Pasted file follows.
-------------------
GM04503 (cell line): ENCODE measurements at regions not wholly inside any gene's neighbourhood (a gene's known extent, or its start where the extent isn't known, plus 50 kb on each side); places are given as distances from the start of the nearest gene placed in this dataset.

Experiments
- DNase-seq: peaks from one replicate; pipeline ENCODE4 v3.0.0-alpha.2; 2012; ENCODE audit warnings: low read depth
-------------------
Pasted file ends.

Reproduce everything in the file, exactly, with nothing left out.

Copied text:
GM04503 (cell line): ENCODE measurements at regions not wholly inside any gene's neighbourhood (a gene's known extent, or its start where the extent isn't known, plus 50 kb on each side); places are given as distances from the start of the nearest gene placed in this dataset.

Experiments
- DNase-seq: peaks from one replicate; pipeline ENCODE4 v3.0.0-alpha.2; 2012; ENCODE audit warnings: low read depth